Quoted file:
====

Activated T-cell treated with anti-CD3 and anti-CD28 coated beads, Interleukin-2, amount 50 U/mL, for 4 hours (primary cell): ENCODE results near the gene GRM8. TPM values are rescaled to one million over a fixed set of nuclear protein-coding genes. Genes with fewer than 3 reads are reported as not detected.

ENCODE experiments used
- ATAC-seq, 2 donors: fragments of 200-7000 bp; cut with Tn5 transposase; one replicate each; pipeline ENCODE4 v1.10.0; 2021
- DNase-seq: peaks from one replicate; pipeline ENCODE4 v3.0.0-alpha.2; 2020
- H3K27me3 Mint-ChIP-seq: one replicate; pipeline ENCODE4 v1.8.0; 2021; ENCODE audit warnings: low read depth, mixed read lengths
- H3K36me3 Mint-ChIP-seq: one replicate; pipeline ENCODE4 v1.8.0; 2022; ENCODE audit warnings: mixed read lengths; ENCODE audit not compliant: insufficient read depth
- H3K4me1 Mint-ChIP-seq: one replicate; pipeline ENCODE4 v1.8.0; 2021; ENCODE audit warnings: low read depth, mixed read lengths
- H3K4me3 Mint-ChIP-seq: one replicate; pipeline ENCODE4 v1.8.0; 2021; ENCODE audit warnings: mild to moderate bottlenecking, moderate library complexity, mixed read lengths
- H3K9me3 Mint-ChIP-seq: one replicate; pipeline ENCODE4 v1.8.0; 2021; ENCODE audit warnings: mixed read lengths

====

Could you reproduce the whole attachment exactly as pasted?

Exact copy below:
Activated T-cell treated with anti-CD3 and anti-CD28 coated beads, Interleukin-2, amount 50 U/mL, for 4 hours (primary cell): ENCODE results near the gene GRM8. TPM values are rescaled to one million over a fixed set of nuclear protein-coding genes. Genes with fewer than 3 reads are reported as not detected.

ENCODE experiments used
- ATAC-seq, 2 donors: fragments of 200-7000 bp; cut with Tn5 transposase; one replicate each; pipeline ENCODE4 v1.10.0; 2021
- DNase-seq: peaks from one replicate; pipeline ENCODE4 v3.0.0-alpha.2; 2020
- H3K27me3 Mint-ChIP-seq: one replicate; pipeline ENCODE4 v1.8.0; 2021; ENCODE audit warnings: low read depth, mixed read lengths
- H3K36me3 Mint-ChIP-seq: one replicate; pipeline ENCODE4 v1.8.0; 2022; ENCODE audit warnings: mixed read lengths; ENCODE audit not compliant: insufficient read depth
- H3K4me1 Mint-ChIP-seq: one replicate; pipeline ENCODE4 v1.8.0; 2021; ENCODE audit warnings: low read depth, mixed read lengths
- H3K4me3 Mint-ChIP-seq: one replicate; pipeline ENCODE4 v1.8.0; 2021; ENCODE audit warnings: mild to moderate bottlenecking, moderate library complexity, mixed read lengths
- H3K9me3 Mint-ChIP-seq: one replicate; pipeline ENCODE4 v1.8.0; 2021; ENCODE audit warnings: mixed read lengths